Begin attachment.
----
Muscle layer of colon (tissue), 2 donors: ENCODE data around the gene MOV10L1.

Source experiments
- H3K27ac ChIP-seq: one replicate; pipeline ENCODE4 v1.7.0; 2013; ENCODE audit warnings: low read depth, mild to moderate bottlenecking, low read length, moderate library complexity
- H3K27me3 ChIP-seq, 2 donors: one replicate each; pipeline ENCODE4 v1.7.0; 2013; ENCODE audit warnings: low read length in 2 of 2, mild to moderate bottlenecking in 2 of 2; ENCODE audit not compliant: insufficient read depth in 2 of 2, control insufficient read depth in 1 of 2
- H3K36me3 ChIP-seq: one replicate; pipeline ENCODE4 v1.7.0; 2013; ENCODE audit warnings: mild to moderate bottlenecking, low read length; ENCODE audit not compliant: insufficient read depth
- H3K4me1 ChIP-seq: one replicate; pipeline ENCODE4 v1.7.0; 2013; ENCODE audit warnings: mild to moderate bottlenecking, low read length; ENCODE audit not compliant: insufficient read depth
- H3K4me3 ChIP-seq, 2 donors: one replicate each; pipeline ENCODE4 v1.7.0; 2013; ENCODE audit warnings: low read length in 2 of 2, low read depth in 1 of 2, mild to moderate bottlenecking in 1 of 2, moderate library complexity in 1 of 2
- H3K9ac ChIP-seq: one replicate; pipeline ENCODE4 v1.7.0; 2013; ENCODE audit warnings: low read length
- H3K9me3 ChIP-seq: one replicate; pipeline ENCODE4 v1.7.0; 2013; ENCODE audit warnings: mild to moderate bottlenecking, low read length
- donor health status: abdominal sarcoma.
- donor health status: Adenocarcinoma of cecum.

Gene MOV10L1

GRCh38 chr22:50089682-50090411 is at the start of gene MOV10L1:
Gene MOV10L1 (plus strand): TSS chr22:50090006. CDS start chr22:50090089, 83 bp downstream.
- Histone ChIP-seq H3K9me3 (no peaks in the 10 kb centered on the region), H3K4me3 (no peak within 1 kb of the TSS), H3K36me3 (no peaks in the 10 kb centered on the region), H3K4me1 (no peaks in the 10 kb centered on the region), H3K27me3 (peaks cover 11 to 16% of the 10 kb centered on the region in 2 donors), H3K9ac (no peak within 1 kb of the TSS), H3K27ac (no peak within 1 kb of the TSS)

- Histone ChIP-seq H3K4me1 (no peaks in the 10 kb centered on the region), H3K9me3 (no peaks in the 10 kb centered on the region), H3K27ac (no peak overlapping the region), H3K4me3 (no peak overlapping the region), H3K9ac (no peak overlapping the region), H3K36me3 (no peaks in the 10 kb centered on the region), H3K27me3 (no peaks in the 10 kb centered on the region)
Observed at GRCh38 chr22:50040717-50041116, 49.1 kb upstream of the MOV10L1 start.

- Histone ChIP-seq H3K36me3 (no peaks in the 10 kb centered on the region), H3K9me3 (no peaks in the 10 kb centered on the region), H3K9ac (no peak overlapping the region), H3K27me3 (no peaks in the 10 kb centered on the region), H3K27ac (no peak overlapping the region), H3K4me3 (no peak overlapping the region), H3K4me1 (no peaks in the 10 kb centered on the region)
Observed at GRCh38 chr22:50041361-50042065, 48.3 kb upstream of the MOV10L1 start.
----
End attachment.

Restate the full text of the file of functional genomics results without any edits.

Muscle layer of colon (tissue), 2 donors: ENCODE data around the gene MOV10L1.

Source experiments
- H3K27ac ChIP-seq: one replicate; pipeline ENCODE4 v1.7.0; 2013; ENCODE audit warnings: low read depth, mild to moderate bottlenecking, low read length, moderate library complexity
- H3K27me3 ChIP-seq, 2 donors: one replicate each; pipeline ENCODE4 v1.7.0; 2013; ENCODE audit warnings: low read length in 2 of 2, mild to moderate bottlenecking in 2 of 2; ENCODE audit not compliant: insufficient read depth in 2 of 2, control insufficient read depth in 1 of 2
- H3K36me3 ChIP-seq: one replicate; pipeline ENCODE4 v1.7.0; 2013; ENCODE audit warnings: mild to moderate bottlenecking, low read length; ENCODE audit not compliant: insufficient read depth
- H3K4me1 ChIP-seq: one replicate; pipeline ENCODE4 v1.7.0; 2013; ENCODE audit warnings: mild to moderate bottlenecking, low read length; ENCODE audit not compliant: insufficient read depth
- H3K4me3 ChIP-seq, 2 donors: one replicate each; pipeline ENCODE4 v1.7.0; 2013; ENCODE audit warnings: low read length in 2 of 2, low read depth in 1 of 2, mild to moderate bottlenecking in 1 of 2, moderate library complexity in 1 of 2
- H3K9ac ChIP-seq: one replicate; pipeline ENCODE4 v1.7.0; 2013; ENCODE audit warnings: low read length
- H3K9me3 ChIP-seq: one replicate; pipeline ENCODE4 v1.7.0; 2013; ENCODE audit warnings: mild to moderate bottlenecking, low read length
- donor health status: abdominal sarcoma.
- donor health status: Adenocarcinoma of cecum.

Gene MOV10L1

GRCh38 chr22:50089682-50090411 is at the start of gene MOV10L1:
Gene MOV10L1 (plus strand): TSS chr22:50090006. CDS start chr22:50090089, 83 bp downstream.
- Histone ChIP-seq H3K9me3 (no peaks in the 10 kb centered on the region), H3K4me3 (no peak within 1 kb of the TSS), H3K36me3 (no peaks in the 10 kb centered on the region), H3K4me1 (no peaks in the 10 kb centered on the region), H3K27me3 (peaks cover 11 to 16% of the 10 kb centered on the region in 2 donors), H3K9ac (no peak within 1 kb of the TSS), H3K27ac (no peak within 1 kb of the TSS)

- Histone ChIP-seq H3K4me1 (no peaks in the 10 kb centered on the region), H3K9me3 (no peaks in the 10 kb centered on the region), H3K27ac (no peak overlapping the region), H3K4me3 (no peak overlapping the region), H3K9ac (no peak overlapping the region), H3K36me3 (no peaks in the 10 kb centered on the region), H3K27me3 (no peaks in the 10 kb centered on the region)
Observed at GRCh38 chr22:50040717-50041116, 49.1 kb upstream of the MOV10L1 start.

- Histone ChIP-seq H3K36me3 (no peaks in the 10 kb centered on the region), H3K9me3 (no peaks in the 10 kb centered on the region), H3K9ac (no peak overlapping the region), H3K27me3 (no peaks in the 10 kb centered on the region), H3K27ac (no peak overlapping the region), H3K4me3 (no peak overlapping the region), H3K4me1 (no peaks in the 10 kb centered on the region)
Observed at GRCh38 chr22:50041361-50042065, 48.3 kb upstream of the MOV10L1 start.